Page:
Ashlyn Harmon

Ashlyn Harmon

Assistant Professor

Department of Comparative Biomedical Sciences

LSU School of Veterinary Medicine
Louisiana State University
Baton Rouge, LA 70803



PhD, University of Mississippi Medical Center, 2015

MS, University of Mississippi, 2012

MS, University of Southern Mississippi, 2010

BS, University of Southern Mississippi, 2008

Research Interest

My research focuses on evaluating the cardiovascular and pulmonary effects of environmentally persistent free radicals, or EPFRs, using both in vivoand in vitroexposures. In vivostudies are performed using mice and exposing them to the EPFR DCB230 for various lengths of time. After exposures, the mice are evaluated for cardiovascular and lung function and these results are compared to mice which were exposed to filtered air only. The in vitrostudies are carried out using bronchial epithelial cells exposed to the EPFR MCP230. After the cells are exposed to the particles, markers of oxidative stress are measured and compared to non-exposed cells. The overall goal of my studies is to determine the cardiovascular and pulmonary health effects that result from exposure to EPFRs in order to help establish better protocols and improve public health.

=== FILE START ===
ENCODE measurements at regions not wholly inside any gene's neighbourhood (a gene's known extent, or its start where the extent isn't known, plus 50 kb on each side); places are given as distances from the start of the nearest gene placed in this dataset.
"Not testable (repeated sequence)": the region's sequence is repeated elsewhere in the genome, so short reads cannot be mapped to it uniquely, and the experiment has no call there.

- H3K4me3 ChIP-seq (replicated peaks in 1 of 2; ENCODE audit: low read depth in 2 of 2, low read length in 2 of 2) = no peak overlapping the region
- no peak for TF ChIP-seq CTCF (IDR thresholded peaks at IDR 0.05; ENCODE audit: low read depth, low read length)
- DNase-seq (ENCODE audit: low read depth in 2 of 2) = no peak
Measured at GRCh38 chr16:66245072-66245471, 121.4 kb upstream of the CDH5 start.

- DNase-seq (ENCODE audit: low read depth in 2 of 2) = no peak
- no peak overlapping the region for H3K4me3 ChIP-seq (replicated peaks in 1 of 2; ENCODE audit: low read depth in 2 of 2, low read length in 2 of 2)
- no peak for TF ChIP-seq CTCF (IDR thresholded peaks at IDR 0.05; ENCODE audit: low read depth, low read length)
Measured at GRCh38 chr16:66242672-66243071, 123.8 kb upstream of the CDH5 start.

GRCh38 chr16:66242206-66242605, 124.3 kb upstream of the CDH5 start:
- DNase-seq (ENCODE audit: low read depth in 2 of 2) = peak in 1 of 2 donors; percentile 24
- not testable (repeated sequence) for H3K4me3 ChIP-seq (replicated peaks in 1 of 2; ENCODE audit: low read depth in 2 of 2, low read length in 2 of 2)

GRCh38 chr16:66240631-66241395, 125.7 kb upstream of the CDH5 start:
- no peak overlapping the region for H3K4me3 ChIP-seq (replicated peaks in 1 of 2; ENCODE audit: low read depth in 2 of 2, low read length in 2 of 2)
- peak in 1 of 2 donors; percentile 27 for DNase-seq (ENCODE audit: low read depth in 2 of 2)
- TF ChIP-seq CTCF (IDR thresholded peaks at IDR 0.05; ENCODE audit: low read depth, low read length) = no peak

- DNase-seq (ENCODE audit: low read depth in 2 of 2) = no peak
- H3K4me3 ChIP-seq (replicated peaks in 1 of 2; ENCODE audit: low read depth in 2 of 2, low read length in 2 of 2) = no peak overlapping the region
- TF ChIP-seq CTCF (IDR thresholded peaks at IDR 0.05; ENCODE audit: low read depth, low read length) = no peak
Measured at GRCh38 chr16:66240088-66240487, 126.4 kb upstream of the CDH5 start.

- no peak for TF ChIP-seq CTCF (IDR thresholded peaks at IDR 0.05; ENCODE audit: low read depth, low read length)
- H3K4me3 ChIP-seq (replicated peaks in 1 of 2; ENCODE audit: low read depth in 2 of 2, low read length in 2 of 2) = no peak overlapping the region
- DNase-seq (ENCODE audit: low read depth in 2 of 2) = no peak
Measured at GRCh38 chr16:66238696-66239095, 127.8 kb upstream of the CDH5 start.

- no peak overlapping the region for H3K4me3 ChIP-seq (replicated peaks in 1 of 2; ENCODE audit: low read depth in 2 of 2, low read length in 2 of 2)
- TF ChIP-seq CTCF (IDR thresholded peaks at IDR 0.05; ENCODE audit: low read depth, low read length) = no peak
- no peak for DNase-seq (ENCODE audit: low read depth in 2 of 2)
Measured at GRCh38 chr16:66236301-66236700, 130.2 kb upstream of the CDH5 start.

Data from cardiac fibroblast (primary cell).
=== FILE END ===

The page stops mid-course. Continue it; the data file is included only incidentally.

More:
Inhalation of particulate matter containing free radicals leads to decreased vascular responsiveness associated with an altered pulmonary function. Am J Physiol Heart Circ Physiol, 2021.Ashlyn C. Harmon, A. Noel, B. Subramanian, Z. Perveen, M. H. Jennings, Y. F. Chen, A. Penn, K. Legendre, D. B. Paulsen, K. J. Varner and T. R. Dugas 

Particulate matter air pollutants and cardiovascular disease: Strategies for intervention. Pharmacol Thera, 2021. Ankit Aryal, A.C. Harmon and T.R. Dugas.

Particulate matter containing environmentally persistent free radicals induces AhR-dependent cytokine and reactive oxygen species production in human bronchial epithelial cells. PLoS One, 2018.Ashlyn C. Harmon, V. Y. Hebert, S.C. Cormier, B. Subramanian, J. R. Reed, W. L. Backes, and T.R. Dugas